Hit The Road! Urban Design Panel Recommendations Push Camouflaged Social Housing To The Edge

2924 Venables (Alice Saunders House)
When Hannah and I started writing City Duo, we wanted to put some good into the world by preventing misconceptions over our city’s growth. The planned expansion of this senior’s social housing building has already been the victim of that, as it was met by protests when it was first introduced. Had people known its residents would be rehoused and welcomed back, these difficulties could have been avoided, and the same could be said about this Urban Design Panel meeting.

Maybe it’s because the timeline of this process was backward, as this review happened while the virtual open house was ongoing. Either way, city staff forgot about the proposed Secured Rental Policy for low-density transition areas, and incorrectly informed these volunteers that there were no plans to allow similar developments nearby. That raised sensitivity about the surrounding single-family homes, and has forced the planning department to respond to requests to alter what one member called a “too ambitious,” “massive problem.”

Others dismissed the idea that the project could achieve its desired Vancouver Special character (pg 7) found in its design rational. The majority seemed to forgive this, recognizing the actual massing was a reflection of the requirements to commendably achieve a passive house level of sustainability. Another admitted they simply believed this density was needed, but it was the applicant’s plea that a certain scale was required to secure public funding that likely prevented calls for more substantial cutbacks.

Still, most believed the massing of the upper floors were too much of a neighbourhood burden, and suggested exploring ways to mitigate their presence. This led to some discussion, as one individual wanted further measures to offset this “drastic change.” In the end, the first recommendation reflected their desire, as it called for more design development to the overall massing, in particular to the treatment of the mass at the south and east, adjacent to the single-family homes.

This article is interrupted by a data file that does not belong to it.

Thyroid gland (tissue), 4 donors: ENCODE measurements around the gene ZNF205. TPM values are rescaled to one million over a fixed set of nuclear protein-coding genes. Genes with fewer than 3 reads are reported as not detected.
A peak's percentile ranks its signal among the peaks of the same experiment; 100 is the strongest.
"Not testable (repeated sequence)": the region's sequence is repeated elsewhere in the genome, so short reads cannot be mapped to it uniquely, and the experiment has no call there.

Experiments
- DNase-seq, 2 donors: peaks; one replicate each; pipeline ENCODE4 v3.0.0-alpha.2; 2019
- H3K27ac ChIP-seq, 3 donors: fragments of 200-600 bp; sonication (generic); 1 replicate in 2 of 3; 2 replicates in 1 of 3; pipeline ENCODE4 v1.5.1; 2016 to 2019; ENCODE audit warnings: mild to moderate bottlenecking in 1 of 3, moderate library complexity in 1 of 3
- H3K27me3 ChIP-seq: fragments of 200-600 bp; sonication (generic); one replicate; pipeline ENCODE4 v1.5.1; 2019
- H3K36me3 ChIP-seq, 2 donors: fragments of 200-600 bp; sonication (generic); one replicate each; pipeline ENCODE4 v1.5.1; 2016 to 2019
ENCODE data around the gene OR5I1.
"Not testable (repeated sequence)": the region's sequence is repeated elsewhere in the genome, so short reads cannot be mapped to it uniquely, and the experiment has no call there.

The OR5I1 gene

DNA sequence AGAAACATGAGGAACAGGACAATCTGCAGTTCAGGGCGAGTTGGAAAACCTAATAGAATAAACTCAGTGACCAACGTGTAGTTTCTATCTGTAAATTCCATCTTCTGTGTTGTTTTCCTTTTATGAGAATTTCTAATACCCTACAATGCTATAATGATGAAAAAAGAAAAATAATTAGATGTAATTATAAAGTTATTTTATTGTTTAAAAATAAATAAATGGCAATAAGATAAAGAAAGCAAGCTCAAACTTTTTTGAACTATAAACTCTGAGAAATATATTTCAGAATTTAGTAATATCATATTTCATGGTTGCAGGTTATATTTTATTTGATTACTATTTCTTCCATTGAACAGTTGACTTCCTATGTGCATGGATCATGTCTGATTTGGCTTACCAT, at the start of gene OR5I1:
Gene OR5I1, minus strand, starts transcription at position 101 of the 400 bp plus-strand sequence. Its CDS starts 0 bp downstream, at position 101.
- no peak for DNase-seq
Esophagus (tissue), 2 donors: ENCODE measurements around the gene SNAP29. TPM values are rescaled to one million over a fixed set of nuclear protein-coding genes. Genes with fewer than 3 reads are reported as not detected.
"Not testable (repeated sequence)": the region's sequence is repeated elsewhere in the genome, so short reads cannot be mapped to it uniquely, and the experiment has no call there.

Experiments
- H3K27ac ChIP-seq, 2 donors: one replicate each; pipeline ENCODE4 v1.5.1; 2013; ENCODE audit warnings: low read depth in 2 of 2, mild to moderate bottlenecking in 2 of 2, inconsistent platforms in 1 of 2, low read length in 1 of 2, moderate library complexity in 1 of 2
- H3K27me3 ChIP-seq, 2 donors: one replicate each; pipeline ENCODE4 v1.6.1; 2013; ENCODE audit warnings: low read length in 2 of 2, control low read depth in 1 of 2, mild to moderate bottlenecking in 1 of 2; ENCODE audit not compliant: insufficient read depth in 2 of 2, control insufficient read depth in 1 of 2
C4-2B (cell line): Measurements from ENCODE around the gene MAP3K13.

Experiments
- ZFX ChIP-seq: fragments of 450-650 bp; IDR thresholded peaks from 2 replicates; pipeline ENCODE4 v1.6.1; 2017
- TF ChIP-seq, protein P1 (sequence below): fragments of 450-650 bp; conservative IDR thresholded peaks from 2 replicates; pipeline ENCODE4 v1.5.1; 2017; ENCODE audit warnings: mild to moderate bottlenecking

Ironically, several panellists noted the large trees on this site partially hide this structure, and praised the efforts that had been taken to preserve them. There were concerns this would further shadow the ground floor homes along Renfrew Street, but the bigger focus was on the courtyard space. To take advantage of it, they recommended the applicant consider locating family units at the ground floor facing courtyard. Yet they worried how this space interacted with the neighbouring RS-1 zoned properties.

In this case, the fear was nearby homeowners would assume this space was fully open for their use as well. To prevent this, they recommended considering planting and locating to define the courtyard as a semi-private open space, both from the lane and Venables. However, a lack of ramps means residents of the fully accessible homes that comprise 5% of this building will be forced to roll up to the sidewalk to access these multiple amenity levels.

To remedy this, a recommendation called for further design development to provide further accessibility between the two amenities for a more direct, barrier free, connection. One person seemed equally upset that the eastern path went past the garbage area, and they were joined by another who worried all of the openings to this area weren’t very visible. Together their opinions helped form a recommendation for design development to further emphasize these various entries.

When combined, the advice in this motion of support won the panel’s approval, and city staff have acted on it. The conditions they’ve set forward hope to address the issues raised about the impacts on the nearby single-family homes by slightly reducing this building’s living space, and shifting it closer to the arterial roads (pg 21). City council will decided if that’s the appropriate response on December 2nd, 2020, and you can let them know your thoughts by registering to speak, or writing in here.

You can view more photos from this meeting here on our Instagram.

Applicant Team Information:
Developer Partnership –
Brightside Community Homes Foundation, & BC Housing
Architects – Ryder Architecture
Landscape Architects – PMG Landscape Architects

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